The South African Football Coaches Association (SAFCA) is confronted by the wide-spreading and growing concern of local coaches, players, parents and football followers regarding foreign influence and control over several South African youth development academies, professional clubs and a multitude of commercialized coaching courses and clinics.
Since the National Coaching Symposium – 15 August 2014 – when over 200 delegates mandated SAFCA to promptly address this serious issue; more complains have been voiced through the media at various regional workshops and meetings.
Despite continuous and vigorous efforts made by the SAFCA Technical Advisory Board to promote those fundamental principles that demand the nation’s coaching syllabus and training methodology to unconditionally respect players’ attributes and the context of cultural and environmental factors, the leaning of SA football towards alien coaching influences coming from contrasting foreign football cultures have been on the increase.; resulting in vast amount of talent and high performance potential being lost.
South Afican coaches pride themselves with highly successful experiences derived from world first youth projects such as the Chibuku Youth Centre, Sport School of Excellence, PUK Tawana experiment, etc., that were appreciated by FIFA. This few examples reinforce SAFCA’s capability to provide solutions at a higher level.
(1) SAFCA Leadership and its entire membership have the right to challenge any foreign coaching project, initiative and irrelevant source of information that undermines our players’ natural attributes and skills competency.
(2) SAFCA has researched and developed a South African specific coaching curriculum/syllabus in line with the latest scientific and methodological findings that can significantly enhance the current content of the SAFA Coach Education
As there is an abundance of football science information and useful examples, the ever important task of defining and implementing a South African genuine and unique playing philosophy and corresponding training methodology is now entirely possible and expressly essential.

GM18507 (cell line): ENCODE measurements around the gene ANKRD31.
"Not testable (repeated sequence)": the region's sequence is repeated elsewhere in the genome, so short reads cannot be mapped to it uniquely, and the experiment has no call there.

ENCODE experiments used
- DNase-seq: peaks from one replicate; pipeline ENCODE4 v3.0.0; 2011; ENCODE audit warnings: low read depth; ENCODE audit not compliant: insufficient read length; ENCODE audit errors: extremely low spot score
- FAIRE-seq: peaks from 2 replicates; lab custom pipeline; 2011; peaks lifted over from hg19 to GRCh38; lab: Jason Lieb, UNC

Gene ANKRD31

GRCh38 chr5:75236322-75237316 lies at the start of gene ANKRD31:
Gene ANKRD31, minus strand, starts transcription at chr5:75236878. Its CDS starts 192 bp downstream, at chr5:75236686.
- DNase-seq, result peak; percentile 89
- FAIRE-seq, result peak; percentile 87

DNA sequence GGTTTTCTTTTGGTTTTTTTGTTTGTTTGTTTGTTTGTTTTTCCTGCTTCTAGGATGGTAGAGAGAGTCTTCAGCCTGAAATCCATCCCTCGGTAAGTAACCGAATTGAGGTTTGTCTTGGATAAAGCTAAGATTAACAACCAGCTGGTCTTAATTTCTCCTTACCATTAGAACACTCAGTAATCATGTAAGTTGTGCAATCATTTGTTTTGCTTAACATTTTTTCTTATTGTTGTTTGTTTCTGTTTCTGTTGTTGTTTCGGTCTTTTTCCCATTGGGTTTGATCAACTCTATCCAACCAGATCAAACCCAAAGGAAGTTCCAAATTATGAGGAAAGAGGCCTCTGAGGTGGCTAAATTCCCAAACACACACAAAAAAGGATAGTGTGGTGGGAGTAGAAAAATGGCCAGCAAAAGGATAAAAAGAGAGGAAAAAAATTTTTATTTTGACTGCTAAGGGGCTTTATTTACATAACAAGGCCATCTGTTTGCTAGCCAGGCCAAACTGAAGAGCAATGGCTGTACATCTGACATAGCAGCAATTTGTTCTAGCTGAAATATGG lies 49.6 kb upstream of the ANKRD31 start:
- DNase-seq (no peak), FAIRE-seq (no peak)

It is on this objective and revealing background that the South African Football Coaches Association firmly demands that the technical/coaching of irrelevant/contrasting foreign origin which currently controls or influences youth development programmes/projects be immediately replaced by indigenous youth expertise and coaches. Some of the ever most advanced solutions in developing young talent have originated in South Africa and continue to lead in the coaching methodology providing the best possible answers to the uniqueness of local talent.
Of major concern is the mentality and policy of certain professional clubs that continue to employ foreign coaches with low technical competency who lack the understanding and approach in recognizing and maximizing SA players’ natural and/or developed attributes/strengths. New regulations to address the standards and conditions of employment of foreign coaches in SA clubs have to be considered and enforced.
SAFCA fully supports the initiative by SASCOC which has since produced the South African Coaching Framework meant to enhance the local talent performance through adherence to coaching philosophies that are sensitive to Identity AND Mindset of South Africans as a basic prerequisite. Anyone who thinks we can just import divergent and unpalatable approaches and then hope to conquer the world will have to rethink their oversimplification and lackadaisical view of modern competitive sports.
South Africa must remain South Africa where our identity as a nation finds true expression in the way we do our sport. We cannot be a colonised football nation by anyone in the World. The decisions we make today must be guided by SAFCA’s appreciation of its membership stance which says; “We do not inherit the game from our forefathers, we borrow it from our children”.
It follows therefore as an irresistible consequence that our Nation yearns for self-expression, a voice among the Nations of the World, without having to endure our past experiences. Our people’s ideas must find space to grow and develop to levels where Africa’s voice is fully respected and embraced as relevant in the information production discourse the world is engaged in. Our indigenous knowledge systems must be integrated and prove to compete at any level, and not just render Africans mere consumers as opposed to producers of information. It is this space that our people must understand why SAFCA jealously guard, because failure cannot be an option if we are to truly celebrate our Freedom.